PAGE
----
The James Wilson Foundation on Natural Rights and the American Founding

“The Constitution and the Sources of Refuge”: Professor Hadley Arkes in The Catholic Thing

by James Wilson Institute on January 16, 2020
Courts, History, Politics

Writing for The Catholic Thing in the first of a two part series, JWI Founder and Director Hadley Arkes argues that conservative opponents of abortion should heed the lessons of Abraham Lincoln and the Republicans’ attempt to push back on the infamous Dred Scott decision. Lincoln chose to respect the outcome of Dred Scott as it concerned the two litigants in the case. However, Lincoln pushed back on the broader holding of the Court with subsequent executive actions, thereby asking the Court to reevaluate the principles the Court articulated in Dred Scott. Likewise, Arkes says, pro-life advocates should encourage the Court to look once more at Roe v. Wade by encouraging Congress and the executive to challenge the principles espoused in that case. Checks and balances are an intentional element of the Constitutional system.

Some quotations from the piece below:

“This was a refined argument, but as Lincoln sought to explain, it was the only tenable understanding that could be reconciled with the logical structure of the Constitution and the separation of powers.  As he would explain in his inaugural address, the decisions of the Supreme Court deserved ‘high respect and consideration in all parallel cases by all other departments of the Government.’ A mistaken decision by the Court could be better borne because it could be limited to the particular case at hand, and it may be overruled.”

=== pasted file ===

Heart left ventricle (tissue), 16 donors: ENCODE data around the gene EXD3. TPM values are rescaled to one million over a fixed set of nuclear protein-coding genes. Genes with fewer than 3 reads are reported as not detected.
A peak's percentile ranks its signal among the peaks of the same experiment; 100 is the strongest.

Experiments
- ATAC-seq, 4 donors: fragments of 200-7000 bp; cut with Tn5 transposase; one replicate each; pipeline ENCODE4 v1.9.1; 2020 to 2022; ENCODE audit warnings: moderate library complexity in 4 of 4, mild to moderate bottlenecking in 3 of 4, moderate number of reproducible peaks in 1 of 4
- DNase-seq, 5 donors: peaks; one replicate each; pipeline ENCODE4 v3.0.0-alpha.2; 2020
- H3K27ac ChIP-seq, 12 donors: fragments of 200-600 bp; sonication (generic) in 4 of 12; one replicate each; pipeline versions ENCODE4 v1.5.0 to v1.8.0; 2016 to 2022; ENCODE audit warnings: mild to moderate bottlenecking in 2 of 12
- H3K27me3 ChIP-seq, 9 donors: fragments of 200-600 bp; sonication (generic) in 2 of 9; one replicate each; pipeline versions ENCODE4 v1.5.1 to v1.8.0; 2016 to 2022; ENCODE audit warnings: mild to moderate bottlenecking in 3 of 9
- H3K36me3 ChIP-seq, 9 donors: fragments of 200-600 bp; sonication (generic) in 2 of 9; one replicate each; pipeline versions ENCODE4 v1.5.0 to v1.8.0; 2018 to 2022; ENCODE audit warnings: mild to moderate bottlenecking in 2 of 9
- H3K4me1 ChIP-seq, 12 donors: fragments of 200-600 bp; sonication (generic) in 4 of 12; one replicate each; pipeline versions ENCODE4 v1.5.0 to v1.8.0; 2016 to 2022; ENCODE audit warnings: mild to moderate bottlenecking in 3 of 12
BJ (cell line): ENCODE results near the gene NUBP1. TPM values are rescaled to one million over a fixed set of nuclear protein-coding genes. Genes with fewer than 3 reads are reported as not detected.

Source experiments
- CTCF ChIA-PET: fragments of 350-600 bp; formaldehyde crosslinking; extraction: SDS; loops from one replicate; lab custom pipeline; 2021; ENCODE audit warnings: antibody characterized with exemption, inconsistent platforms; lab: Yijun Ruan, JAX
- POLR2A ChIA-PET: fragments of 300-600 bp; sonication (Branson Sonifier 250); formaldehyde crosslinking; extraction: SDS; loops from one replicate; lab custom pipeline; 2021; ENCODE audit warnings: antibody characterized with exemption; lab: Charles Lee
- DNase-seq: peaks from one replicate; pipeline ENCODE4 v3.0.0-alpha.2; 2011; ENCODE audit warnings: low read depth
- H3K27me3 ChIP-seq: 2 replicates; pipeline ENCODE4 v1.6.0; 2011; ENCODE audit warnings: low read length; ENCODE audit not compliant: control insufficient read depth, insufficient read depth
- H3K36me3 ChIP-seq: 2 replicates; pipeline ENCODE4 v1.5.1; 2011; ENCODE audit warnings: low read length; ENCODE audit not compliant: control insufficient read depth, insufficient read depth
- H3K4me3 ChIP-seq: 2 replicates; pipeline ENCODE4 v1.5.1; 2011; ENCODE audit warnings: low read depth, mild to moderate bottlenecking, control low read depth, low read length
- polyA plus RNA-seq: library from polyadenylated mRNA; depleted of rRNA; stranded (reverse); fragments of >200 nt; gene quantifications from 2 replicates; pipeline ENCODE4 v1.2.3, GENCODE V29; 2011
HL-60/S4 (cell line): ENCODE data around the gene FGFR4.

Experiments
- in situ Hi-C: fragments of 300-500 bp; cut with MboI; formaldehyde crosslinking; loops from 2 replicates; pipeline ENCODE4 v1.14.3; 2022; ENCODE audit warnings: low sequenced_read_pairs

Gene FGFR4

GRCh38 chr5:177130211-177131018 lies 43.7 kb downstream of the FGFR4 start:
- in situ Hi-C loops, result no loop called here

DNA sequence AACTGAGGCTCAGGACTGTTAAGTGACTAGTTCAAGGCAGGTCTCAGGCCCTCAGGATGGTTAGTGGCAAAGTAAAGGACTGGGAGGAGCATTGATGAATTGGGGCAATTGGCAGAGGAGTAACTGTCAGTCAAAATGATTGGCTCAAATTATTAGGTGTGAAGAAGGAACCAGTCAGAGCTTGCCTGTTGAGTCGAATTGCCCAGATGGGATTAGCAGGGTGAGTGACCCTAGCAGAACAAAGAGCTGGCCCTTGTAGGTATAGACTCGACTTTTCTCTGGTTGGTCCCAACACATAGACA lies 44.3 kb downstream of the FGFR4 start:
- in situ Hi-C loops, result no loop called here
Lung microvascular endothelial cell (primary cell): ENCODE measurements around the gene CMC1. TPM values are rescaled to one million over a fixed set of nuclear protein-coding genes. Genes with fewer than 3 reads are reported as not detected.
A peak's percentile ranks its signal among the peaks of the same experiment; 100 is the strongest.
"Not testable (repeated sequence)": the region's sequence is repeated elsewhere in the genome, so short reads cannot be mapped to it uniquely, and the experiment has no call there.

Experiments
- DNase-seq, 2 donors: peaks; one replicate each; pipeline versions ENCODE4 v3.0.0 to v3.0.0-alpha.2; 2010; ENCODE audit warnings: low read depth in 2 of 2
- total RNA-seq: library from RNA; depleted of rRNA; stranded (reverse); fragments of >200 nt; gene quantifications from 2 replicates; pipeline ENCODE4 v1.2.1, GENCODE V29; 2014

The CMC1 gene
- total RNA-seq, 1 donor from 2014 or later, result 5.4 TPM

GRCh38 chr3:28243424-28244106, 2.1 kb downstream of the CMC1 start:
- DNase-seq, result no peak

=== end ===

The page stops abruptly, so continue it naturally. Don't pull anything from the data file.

“…some of us have been arguing for years that the same understanding should be applied to the matter of abortion.  The Reagan Administration could have respected the outcome of Roe v. Wade for the litigants in the case – and yet refused to allow the National Institutes of Health to use, in experiments, tissue drawn from babies killed in elective abortions.”

“But the fact that Congress can keep offering this ground of resistance is the telling sign that the rightness of abortion is still deeply denied, deeply contested.  And there is no need for us to rely on claims of mere “belief” as the ground of our refusal to fall into line. The hidden truth is that we find our refuge in the lingering authority of the political branches to stake out a moral position at odds with the declarations of the Supreme Court.”

You can read the full article here.

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Law and liberty cannot rationally become the objects of our love, unless they first become the objects of our knowledge.
— James Wilson, Lectures on Law, 1790